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Unlikely Celebrities Who Play Poker

The Emmy-grabbing HBO series, The Sopranos, brought the mafia lifestyle into our living rooms. We were privy to the dealing, the stealing, the pimping and the murdering. We also got a good look at gambling in more ways than one; the later seasons featured mob boss Tony Soprano’s regular poker games, at which celebrities like David Lee Roth and Lawrence Taylor made classic cameo appearances. Just as the show reflected some measure of the realities of organized crime in New Jersey, the fact of the matter is that many celebrities really do love to play poker. Matt Damon, Ben Affleck, Jason Alexander, James Woods, Ray Romano, Jennifer Tilly and other A-listers have been spotted in big-time poker tournaments. Poker is an egalitarian pastime, though, and below are some of the more unlikely celebrities ever to pull up a seat and say, “Deal me in.”

Mark Twain. One of America’s earliest celebrities (defined in the dictionary as “a famous person”), Twain’s love of cigars and poker were legendary. Born Samuel Langhorne Clemens, the great writer and raconteur applied his wry sense of humor to cards as much as anything else, saying, “Learning to play two pairs is worth about as much as a college education, and about as costly.” That’s still true today.

Richard Nixon. While President Nixon wound up losing the ultimate gamble of his political career, he’d been a poker player since his days in the Navy during World War II, even using his poker winnings to help finance his 1946 Congressional campaign. “Tricky Dick” was said to have taken poker very seriously, even in so-called friendly games, with his lust for victory exceeding even his Quaker upbringing where cards were concerned.

Bruce Buffer. The brother of the most recognized boxing ring announcer in the world (Michael Buffer, whose trademark phrase “Let’s get ready to rummmbllle” has made him millions) is Bruce Buffer. He’s also in the fight game, announcing boxing matches as well as MMA bouts. He has seen some of the most compelling competitions of all time, which carries over to his poker-playing life, as he is a regular on the high-stakes circuit.

Walter Matthau. Co-star of The Odd Couple and the headliner in many other feature films, the dour Matthau didn’t just play poker as rumpled sportswriter Oscar Madison. In fact, this grumpy old man had one of the greatest all-time poker quotes:  “The game exemplifies the worst aspects of capitalism that have made our country so great.”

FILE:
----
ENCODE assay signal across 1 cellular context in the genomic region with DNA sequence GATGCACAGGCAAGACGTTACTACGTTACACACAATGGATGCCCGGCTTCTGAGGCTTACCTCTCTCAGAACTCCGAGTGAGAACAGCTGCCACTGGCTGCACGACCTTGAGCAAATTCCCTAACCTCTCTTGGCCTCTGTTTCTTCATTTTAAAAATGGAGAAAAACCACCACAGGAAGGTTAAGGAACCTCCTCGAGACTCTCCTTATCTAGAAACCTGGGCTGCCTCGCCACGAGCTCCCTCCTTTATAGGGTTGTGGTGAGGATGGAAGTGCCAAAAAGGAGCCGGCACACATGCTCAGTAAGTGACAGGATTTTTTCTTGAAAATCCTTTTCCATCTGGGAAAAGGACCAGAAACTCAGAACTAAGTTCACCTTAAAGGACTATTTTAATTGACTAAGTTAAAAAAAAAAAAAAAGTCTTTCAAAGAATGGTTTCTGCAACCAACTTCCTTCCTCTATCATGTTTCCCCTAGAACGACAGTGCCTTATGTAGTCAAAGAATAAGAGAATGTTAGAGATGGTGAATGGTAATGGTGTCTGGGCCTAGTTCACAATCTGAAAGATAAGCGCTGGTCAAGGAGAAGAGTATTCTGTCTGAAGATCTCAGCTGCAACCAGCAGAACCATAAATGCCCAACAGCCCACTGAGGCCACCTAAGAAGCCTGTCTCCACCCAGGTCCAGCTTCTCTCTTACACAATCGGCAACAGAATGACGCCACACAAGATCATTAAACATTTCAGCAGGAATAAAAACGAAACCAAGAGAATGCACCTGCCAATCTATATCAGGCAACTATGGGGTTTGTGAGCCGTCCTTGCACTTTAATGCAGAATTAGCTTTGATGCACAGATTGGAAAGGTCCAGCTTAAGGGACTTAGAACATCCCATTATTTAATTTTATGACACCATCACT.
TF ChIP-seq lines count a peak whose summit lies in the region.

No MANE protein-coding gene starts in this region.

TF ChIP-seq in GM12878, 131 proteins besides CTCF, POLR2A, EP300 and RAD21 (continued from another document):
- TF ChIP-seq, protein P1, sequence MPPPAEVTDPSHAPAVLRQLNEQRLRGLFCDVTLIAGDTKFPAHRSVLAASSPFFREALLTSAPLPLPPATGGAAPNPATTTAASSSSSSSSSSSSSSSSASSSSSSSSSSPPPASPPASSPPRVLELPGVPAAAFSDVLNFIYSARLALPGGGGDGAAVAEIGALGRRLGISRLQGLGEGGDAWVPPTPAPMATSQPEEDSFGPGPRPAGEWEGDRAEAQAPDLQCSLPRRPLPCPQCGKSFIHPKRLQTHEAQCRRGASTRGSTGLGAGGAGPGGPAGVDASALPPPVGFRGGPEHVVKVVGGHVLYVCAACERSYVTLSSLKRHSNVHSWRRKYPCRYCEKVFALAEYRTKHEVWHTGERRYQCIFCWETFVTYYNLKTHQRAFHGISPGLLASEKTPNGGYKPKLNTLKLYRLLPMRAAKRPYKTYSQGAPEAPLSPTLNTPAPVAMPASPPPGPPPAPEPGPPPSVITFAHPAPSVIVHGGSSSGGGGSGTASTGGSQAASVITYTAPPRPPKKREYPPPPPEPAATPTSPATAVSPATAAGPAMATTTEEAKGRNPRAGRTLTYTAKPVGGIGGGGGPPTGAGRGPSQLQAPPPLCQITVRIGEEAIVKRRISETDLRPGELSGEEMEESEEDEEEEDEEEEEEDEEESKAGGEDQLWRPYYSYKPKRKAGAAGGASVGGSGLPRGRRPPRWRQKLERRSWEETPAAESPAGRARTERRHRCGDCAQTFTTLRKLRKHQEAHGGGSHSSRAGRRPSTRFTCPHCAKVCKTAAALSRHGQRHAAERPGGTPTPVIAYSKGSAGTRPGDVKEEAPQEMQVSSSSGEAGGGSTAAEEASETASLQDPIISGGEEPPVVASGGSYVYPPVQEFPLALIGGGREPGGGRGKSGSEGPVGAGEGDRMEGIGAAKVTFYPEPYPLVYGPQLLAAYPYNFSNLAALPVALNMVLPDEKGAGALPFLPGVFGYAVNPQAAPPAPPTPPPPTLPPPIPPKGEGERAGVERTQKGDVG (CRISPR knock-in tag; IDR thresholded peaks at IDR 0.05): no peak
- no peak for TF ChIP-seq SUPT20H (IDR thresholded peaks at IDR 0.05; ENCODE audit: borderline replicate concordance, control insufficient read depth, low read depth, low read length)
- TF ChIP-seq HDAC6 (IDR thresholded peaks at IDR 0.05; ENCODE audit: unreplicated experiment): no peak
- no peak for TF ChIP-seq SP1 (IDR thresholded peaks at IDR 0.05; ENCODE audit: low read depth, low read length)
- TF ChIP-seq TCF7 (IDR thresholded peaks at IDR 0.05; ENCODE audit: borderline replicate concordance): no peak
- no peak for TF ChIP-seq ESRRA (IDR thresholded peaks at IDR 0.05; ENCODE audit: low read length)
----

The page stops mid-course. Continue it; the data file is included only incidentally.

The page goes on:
Ellen DeGeneres. People go to Las Vegas to gamble and to see the stars. From Elvis Presley to Don Rickles to Celine Dion – not to mention the Rat Pack of yesteryear – the biggest stars have always been drawn to the bright lights of Sin City. If you hang out in the right casino, there’s a good chance you’ll see Ellen DeGeneres at one of the poker tables. Cameron Diaz credits DeGeneres with having turned her on to poker as well.

Don Cheadle. It may seem natural for yet another cast member of Hollywood’s Oceans franchise would love playing poker. What many people don’t know is that actor and producer Don Cheadle directs his skills in a generous direction, partaking in numerous charity poker tournaments, and generally being a fine ambassador for the game.

Tobey Maguire. The man behind the Spiderman mask loves his cards as much as his fellow matinee idols Matt Damon and Ben Affleck, with whom he played in a regular private poker game (which is legal in California). The problem was that the event was being hosted by a crooked hedge fund manager who was taken down for running a Ponzi scheme. Some of the winners (such as Maguire and Welcome Back Kotter’s Gabe Kaplan) wound of being sued after the whole house of cards collapsed.

Paris Hilton. The fabulously wealthy young socialite, who is famous just for being famous (along with a few well-publicized indiscretions), is also a regular in gaming venues where the high-stakes poker players go. She has been seen seated at the tables with some of the best; even if being a blonde presents a learning curve – and there’s no real evidence that it does – she’s got the money to learn the hard way!

Gilbert Arenas and Javaris Crittendon. Teammates on the NBA’s Washington Wizards 2009-2010 roster, “Agent Zero” (Arenas) and the lower-profile “J-Crit” (Crittendon) played Texas Hold ‘em to the tune of $10,000 a hand on team flights. When the big star didn’t want to pay his $25,000 poker debt, he tried to intimidate the third-year player by placing several guns on a table next to his locker, with his insane invitation to duel being obliged in a guns-drawn standoff… Arenas apparently didn’t know who he was messing with, as Crittendon was arrested for murder in Atlanta last year.